I start off my writing the letters "ESP" on the board and asking the students if they know what it means. Students might be familiar with the word "ESPer," but just to clarify, I say the Japanese word: "超感覚的知覚" or "ちょうかんかくてきちかく". It's a mouthful!
Then I say that I'm going to test the JTE to see if they have ESP. I draw three shapes on the board and ask the students if they know what they are: a circle, a triangle, and a square. Then I write what I'll be saying on the blackboard:
I draw the shapes on the blackboard while saying the phrase to illustrate what they mean. As I'm writing a circle, for example, I say "I am drawing a circle." I make sure the students understand the verb "draw" and the meaning of the phrase.
Next, I take a piece of posterboard or something else large and block off part of the blackboard so the JTE can't see it. Then I draw a shape, hidden from the JTE, and say something like "I am drawing a triangle." Maybe it's true, maybe it isn't. The JTE has to guess whether I'm lying or not by saying "Yes, you are." or "No, you aren't." Once they've said their answer, I take away the posterboard and show everyone if that was the right answer or not. I do this about 5 or 6 times to see how many times the JTE was correct. If they were correct most of the time, that means they might have ESP! If you can ham it up for the demonstration and build a lot of tension as to whether the JTE will answer correctly or not, it will help the students understand the game and have more fun with it.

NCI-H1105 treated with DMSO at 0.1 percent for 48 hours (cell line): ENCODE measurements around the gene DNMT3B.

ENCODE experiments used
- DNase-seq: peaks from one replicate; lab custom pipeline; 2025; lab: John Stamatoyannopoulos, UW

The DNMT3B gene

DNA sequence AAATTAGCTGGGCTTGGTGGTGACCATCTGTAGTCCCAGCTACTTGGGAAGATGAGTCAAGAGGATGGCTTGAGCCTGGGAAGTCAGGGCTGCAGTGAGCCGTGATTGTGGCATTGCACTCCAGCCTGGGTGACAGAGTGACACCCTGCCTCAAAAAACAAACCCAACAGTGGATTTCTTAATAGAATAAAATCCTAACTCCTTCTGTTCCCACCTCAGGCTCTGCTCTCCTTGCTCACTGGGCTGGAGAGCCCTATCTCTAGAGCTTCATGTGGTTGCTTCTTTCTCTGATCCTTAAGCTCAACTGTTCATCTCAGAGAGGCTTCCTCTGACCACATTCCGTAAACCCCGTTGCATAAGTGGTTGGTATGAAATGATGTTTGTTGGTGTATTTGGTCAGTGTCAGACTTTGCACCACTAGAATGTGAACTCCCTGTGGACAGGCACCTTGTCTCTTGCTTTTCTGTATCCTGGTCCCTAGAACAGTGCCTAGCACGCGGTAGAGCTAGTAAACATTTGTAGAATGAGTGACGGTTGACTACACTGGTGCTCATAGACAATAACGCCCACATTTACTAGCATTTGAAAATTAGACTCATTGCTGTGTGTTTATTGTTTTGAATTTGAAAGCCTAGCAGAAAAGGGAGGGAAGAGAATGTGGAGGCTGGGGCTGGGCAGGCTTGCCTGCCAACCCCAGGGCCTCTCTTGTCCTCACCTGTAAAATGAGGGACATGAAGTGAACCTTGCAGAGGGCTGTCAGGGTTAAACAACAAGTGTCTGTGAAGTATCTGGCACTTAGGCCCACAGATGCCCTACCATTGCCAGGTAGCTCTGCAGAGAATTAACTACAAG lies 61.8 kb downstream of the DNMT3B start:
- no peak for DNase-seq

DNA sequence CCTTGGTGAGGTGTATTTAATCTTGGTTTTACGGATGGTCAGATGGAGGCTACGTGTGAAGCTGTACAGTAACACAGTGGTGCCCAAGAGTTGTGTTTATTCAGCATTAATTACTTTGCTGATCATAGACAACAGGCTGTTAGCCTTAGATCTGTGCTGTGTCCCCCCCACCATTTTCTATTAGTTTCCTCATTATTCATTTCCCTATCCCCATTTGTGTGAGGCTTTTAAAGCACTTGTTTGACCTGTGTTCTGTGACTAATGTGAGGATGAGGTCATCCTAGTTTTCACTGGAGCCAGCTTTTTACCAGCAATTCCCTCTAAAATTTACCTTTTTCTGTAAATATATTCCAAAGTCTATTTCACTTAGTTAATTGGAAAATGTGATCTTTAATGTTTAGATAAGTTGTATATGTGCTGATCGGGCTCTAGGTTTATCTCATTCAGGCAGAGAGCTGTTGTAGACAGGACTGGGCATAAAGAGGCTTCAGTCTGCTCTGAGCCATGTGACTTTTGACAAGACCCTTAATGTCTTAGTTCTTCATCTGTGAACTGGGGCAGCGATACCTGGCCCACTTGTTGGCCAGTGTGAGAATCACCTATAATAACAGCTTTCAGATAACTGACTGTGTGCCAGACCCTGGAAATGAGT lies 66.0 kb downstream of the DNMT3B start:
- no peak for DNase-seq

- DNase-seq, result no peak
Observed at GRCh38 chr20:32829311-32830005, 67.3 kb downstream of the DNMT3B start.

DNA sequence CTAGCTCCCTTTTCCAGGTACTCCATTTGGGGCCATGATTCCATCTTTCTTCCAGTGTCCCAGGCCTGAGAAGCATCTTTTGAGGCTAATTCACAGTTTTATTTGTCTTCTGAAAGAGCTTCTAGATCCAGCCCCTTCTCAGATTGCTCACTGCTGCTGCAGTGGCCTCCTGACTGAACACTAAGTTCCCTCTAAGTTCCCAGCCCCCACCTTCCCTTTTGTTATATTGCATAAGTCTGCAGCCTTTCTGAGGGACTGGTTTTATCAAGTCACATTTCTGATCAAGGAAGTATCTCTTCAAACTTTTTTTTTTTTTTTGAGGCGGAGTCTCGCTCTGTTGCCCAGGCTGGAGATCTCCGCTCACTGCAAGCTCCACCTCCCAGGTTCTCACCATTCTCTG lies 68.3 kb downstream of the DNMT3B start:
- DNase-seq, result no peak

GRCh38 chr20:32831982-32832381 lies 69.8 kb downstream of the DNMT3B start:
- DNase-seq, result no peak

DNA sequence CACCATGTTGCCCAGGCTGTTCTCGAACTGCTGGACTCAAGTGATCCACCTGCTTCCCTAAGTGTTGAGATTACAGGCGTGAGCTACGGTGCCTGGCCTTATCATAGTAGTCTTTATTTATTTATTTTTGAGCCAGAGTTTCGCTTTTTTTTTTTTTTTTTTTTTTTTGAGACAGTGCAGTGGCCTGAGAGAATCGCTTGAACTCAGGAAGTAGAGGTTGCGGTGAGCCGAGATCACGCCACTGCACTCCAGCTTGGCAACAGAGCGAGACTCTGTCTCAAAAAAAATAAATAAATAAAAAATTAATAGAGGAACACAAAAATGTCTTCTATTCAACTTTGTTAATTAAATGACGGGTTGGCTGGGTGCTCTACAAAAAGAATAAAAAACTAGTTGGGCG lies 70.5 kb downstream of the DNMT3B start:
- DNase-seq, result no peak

Now that the students have the idea of the game, I pass out the papers. They should get into pairs, hide their papers from each other, and draw a shape in the box while saying "I am drawing a ______." Students circle either "Correct" or "Sorry..." depending on if their partner was right or not. In the end, they total up the correct answers to see if their partner has ESP powers. I usually have the students play round 1 (the first page) with the student next to them, and round 2 (the back) with students behind or in front of them.
Once everyone's about finished, you can ask the students if anyone had a high score (above 5 or 6, I'd say). If anyone has a really high score, they may have ESP! Maybe you should ask them for lottery numbers!
You can play this game with a variety of grammar points by altering the main sentence. For example: